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Drugs and Crime: Behavioral Aspects

Contemporary Drugs And Crime Research

Among the difficulties reflected in the research from the 1920s through the 1960s was the static frame of reference in which addiction has been repeatedly perceived. For although different types within addict populations were observed as early as the 1920s, a major portion of later efforts failed to adequately address this phenomenon. Sample bias was a major issue, particularly with police agencies that limited their analyses to arrestees. Similar contamination often emerged from data generated by serious researchers as well. Initially, addicts receiving in-patient care—arrestees, probationers, parolees, or inmates—typically represent the more dysfunctional members of the drug-using community in that their involvement is sufficient enough to bring them to official attention. In addition, many samples were exceedingly small, and differences with respect to even the more common variables of age, sex, and ethnicity were not always factored. Furthermore, since the unreliability of official criminal statistics as a measure of the prevalence and incidence of offense behavior has been long since documented, interpretations grounded in arrest data are highly suspect. In an alternative direction, populations have been drawn for study from treatment settings with little account taken for the possibility of changing styles in addiction over time.

To recap, from the 1920s through the close of the 1960s, hundreds of studies of the relationship between crime and addiction were conducted. Invariably, when one analysis would support the medical model, the next would affirm the view that addicts were criminals first, and that their drug use was but one more manifestation of their deviant lifestyles. In retrospect, the difficulty lay in the way the studies had been conducted, with biases and deficiencies in research designs that rendered their findings to be of little value.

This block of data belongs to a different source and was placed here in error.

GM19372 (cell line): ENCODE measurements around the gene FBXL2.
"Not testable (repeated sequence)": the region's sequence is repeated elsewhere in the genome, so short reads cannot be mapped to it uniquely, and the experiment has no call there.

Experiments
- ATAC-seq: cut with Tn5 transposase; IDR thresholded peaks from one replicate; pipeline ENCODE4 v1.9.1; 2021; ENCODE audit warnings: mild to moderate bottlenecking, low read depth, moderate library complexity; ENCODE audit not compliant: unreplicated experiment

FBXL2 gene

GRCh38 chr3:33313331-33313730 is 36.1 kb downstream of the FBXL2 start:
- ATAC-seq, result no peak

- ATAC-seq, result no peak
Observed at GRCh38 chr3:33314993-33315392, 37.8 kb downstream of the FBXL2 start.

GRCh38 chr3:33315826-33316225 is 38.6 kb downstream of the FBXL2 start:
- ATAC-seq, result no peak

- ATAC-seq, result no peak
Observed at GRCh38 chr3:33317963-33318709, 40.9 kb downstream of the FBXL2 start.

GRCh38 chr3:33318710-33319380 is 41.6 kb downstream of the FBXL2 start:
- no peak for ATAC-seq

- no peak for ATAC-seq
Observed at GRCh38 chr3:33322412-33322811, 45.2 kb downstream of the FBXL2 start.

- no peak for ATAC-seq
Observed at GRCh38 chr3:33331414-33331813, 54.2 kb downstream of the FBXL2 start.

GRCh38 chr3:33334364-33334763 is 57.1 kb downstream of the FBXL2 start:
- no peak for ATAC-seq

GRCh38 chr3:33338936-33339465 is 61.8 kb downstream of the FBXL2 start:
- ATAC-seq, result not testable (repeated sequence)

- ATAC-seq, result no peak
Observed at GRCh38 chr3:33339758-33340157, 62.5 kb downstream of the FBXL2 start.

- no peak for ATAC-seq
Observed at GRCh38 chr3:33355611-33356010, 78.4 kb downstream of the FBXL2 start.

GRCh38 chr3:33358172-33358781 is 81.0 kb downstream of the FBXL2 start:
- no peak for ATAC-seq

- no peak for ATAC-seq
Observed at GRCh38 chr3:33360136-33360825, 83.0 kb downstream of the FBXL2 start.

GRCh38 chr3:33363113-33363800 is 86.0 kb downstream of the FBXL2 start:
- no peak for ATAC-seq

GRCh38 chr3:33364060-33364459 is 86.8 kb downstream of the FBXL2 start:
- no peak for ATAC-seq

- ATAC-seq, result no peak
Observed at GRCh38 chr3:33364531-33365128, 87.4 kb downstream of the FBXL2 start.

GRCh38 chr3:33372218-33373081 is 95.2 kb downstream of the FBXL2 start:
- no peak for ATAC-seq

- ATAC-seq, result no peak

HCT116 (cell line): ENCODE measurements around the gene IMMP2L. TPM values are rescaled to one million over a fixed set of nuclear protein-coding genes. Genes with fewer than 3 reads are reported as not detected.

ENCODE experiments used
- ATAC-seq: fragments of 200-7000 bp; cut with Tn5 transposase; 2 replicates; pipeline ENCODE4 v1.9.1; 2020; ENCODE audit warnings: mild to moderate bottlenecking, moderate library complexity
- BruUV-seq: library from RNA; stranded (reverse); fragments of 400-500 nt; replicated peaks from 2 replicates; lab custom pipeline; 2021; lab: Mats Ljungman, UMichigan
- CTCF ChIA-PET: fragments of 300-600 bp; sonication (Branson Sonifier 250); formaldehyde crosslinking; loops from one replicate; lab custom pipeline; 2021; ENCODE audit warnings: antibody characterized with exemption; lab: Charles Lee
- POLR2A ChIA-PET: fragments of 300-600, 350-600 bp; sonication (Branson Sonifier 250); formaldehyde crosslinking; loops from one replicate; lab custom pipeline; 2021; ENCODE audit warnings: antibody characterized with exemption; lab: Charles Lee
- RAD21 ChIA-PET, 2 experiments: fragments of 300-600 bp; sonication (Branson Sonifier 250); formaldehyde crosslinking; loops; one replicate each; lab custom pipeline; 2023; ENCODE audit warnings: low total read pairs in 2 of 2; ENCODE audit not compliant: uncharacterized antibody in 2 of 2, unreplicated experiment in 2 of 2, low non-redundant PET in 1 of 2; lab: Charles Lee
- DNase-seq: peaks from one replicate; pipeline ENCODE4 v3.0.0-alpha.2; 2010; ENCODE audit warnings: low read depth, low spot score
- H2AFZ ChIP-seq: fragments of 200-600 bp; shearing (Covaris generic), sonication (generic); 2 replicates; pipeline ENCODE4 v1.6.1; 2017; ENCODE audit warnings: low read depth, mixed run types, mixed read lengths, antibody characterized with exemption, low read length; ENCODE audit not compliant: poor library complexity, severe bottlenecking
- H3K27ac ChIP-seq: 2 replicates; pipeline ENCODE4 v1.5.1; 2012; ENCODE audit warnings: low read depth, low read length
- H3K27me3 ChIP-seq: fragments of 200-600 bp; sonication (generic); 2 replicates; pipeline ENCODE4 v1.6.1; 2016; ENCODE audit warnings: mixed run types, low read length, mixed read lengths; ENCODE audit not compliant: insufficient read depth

Research since the middle of the 1970s with active drug users in the streets of New York, Miami, Baltimore, and elsewhere has demonstrated that, at least with those drug users active in street subcultures, the medical model has little basis in reality. All of these studies of the criminal careers of heroin and other drug users have convincingly documented that while drug use tends to intensify and perpetuate criminal behavior, it usually does not initiate criminal careers. In fact, the evidence suggests that among the majority of street drug users who are involved in crime, their criminal careers were well established prior to the onset of either narcotics or cocaine use. As such, it would appear that the inference of causality, that the high price of drugs on the black market per se causes crime, is simply not supported. On the other hand, these same studies suggest that drugs drive crime in that illicit drug use tends to intensify and perpetuate criminal careers.

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Law Library - American Law and Legal InformationCrime and Criminal LawDrugs and Crime: Behavioral Aspects - The Criminal Model Of Drug Abuse, The Harrison Act Of 1914, Early Research Initiatives, Contemporary Drugs And Crime Research